Review Summary: Phoned in
I miss the days when most of the conversation revolving Dance Gavin Dance was about their tumultuous lineup. While some fans whined when their favorite vocalist left, there was always a sense of excitement when they brought the next one in. The band, Swan especially, had proven themselves to be great songwriters even during their most unpredictable moments and a new vocalist meant a slight stylistic shift. What would likely hamper the creative process of most bands actually worked in their favor, as they released one fun post-hardcore album after another. However, this has not been the case for a long while, and now for the second time in a row I am here saying that Artificial Selection
is just another Dance Gavin Dance album. Well mostly, as it also happens to be their weakest effort by a a long shot.
On the surface, Artificial Selection
does have a lot in common with Mothership
. You could take any track here and place it on the latter album and it would not sound the least bit out of place. The band has found a winning formula; their time with Tillian has given them the most success they have ever had, so it is easy to see why them would follow down this path. Unfortunately, this makes Artificial Selection
feel uninspired in a few places. Without any massive creative changes the main problems this album faces is the songwriting itself. This is the most uninspired the band has sounded all career. Very little of the album seems to stand out, even Swan’s guitar playing, which has always been a bright spot. It is evident that Artificial Selection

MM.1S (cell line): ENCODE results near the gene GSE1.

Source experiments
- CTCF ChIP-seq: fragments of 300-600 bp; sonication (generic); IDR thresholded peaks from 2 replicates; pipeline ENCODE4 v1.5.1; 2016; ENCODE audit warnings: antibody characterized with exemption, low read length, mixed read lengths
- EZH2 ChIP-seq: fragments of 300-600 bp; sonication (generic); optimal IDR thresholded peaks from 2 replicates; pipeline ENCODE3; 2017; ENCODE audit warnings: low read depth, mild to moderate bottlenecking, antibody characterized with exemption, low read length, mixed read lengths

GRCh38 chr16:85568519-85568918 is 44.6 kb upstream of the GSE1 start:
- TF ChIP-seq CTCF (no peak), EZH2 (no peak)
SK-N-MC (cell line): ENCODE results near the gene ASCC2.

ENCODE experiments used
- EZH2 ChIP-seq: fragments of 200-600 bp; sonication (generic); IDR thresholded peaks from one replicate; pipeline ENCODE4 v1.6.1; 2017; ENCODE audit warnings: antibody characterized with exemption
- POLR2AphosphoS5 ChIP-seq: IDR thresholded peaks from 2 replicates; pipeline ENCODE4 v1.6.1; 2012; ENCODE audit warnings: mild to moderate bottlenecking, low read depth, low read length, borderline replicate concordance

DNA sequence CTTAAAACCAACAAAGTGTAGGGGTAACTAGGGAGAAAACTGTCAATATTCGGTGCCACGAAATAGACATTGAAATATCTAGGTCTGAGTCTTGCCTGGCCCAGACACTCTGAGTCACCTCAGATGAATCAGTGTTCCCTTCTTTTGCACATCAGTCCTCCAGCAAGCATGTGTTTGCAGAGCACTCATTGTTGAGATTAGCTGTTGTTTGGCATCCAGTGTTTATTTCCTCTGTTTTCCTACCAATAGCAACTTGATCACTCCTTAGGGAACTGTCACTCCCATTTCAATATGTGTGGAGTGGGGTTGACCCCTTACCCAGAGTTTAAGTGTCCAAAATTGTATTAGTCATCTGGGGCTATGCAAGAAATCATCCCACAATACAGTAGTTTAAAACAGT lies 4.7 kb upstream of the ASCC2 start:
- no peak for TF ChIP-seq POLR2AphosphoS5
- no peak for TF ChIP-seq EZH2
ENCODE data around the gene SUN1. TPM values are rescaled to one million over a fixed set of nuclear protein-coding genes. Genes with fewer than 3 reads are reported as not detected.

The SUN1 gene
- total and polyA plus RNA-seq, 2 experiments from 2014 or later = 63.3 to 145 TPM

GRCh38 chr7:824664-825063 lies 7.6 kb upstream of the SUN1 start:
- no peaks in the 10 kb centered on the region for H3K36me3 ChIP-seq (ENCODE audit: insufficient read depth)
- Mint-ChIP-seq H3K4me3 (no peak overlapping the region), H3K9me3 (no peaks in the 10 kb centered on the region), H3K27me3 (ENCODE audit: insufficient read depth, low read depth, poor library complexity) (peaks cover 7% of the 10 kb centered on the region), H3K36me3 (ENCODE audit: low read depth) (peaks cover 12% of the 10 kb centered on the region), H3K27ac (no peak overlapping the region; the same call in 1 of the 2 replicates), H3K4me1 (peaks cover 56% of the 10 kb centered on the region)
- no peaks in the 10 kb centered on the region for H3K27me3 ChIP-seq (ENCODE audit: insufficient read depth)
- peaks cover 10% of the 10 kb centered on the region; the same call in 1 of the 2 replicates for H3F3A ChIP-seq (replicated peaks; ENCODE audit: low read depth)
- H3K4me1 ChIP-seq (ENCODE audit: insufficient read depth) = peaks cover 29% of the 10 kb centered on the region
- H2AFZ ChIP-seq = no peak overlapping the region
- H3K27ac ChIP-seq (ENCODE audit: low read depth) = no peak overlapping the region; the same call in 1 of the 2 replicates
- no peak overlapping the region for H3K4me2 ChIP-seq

is the safest thing the band could have produced, as they now have their own defined sound.
None of this is helped by the fact that it is a very much Tillian-centric album. There were signs on Mothership
that their heavier and cleaner moments clashed in a very unnatural way, but it’s a major problem on Artificial Selection
. The track “Evaporate” kick off with a blood pumping intro featuring Mess doing his usual thing, with a great instrumental backing him, it’s legitimately great while it lasts. But the problem is that it just ends. The band immediately switches to a clean section fronted by Tillian out of nowhere in the most jarring fashion. The heavy intro lasts about 15 seconds and has absolutely no bearing on the rest of the song. They could have copied and pasted it onto any other track and it would make just as much sense. In fact, many of the heavy moments are like this - just there just for the sake of it. It sounds like the band wrote the song with Tillian and then thought, “Oh yeah Jon has to have a part too”, so they shoehorned in a heavy section. Even the album’s “heavy track”, “The Rattler”, is very tame compared to some of the band’s craziest moments. The moments where Jon appears are great while they last, but do not seem nearly as fleshed out as anything else here.
Apart from some of the heavier moments, most of the pleasure derived from Artificial Selection
would likely come from the hooks, and some of them are pretty good (“Midnight Crusade”). The band does put on a great show instrumentally at some points: there’s not nearly as many highlights as previous albums, but there’s definitely moments worth commending. The verses of Suspended in “This Disaster” has some fun guitar noodling, and “Count Bassy” has an incredibly catchy vocal melody from Tillian. This coupled with Swan’s guitar towards the beginning of the track makes for one of the most memorable sections Artificial Selection
has to offer.
Other than those few isolated moments, most of Artificial Selection
sounds tired and phoned in. At this point you already know if you like Tillian and the band or not. If you’ve grown weary of this seemingly permanent version of Dance Gavin Dance then Artificial Selection
is something you can avoid. However, if you enjoy Tillian’s vocals, and would not mind an album dominated by him, then you’d likely enjoy this.